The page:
The human brain doubles to 70% of adult size during the first year of life, when the Center for the Developing Child at Harvard says there are a million new connections per second! It grows to 80% of adult size by the age of three and 90% by the age of five.
During the same period, the amount and quality of stimulation children experience interacting with parents and others has major impacts on brain architecture, with life-long impacts on social, emotional, and intellectual wellbeing.
These facts are why The Achievement Gap Initiative (AGI) at Harvard University developed The Basics Principles. The goal is to help families from all backgrounds benefit from the unique opportunity that the early years provide to shape a child’s future.
Developmental scientists and early-childhood experts helped the AGI distill The Basics Principles from decades of research, to create a clear, inspirational, science-based vocabulary to unify family and community support for early learning and brain development.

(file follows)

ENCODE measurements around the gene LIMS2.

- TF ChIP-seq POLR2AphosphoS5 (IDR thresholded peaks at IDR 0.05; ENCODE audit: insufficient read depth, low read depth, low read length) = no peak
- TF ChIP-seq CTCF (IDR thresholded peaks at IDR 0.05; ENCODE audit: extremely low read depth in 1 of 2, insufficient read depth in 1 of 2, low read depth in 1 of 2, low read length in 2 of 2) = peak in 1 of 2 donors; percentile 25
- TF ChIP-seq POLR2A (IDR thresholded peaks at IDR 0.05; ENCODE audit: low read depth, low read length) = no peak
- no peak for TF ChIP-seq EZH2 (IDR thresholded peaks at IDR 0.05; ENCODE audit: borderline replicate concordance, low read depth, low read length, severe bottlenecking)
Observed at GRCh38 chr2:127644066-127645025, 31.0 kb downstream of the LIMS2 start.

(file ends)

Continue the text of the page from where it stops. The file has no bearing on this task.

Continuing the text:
The Principles are:
They support nurturing, give-and-take (“serve and return”) relationships starting at birth.
By spreading and reinforcing The Basics Principles, communities can promote and democratize the developmental outcomes typically emphasized in early childhood literature and programming guidelines:
- social-emotional development
- language and literacy development
- cognition and general knowledge
- physical development and wellbeing
- [receptive] approaches to learning.
Click on each Principle above for an overview video and accompanying tips and activities.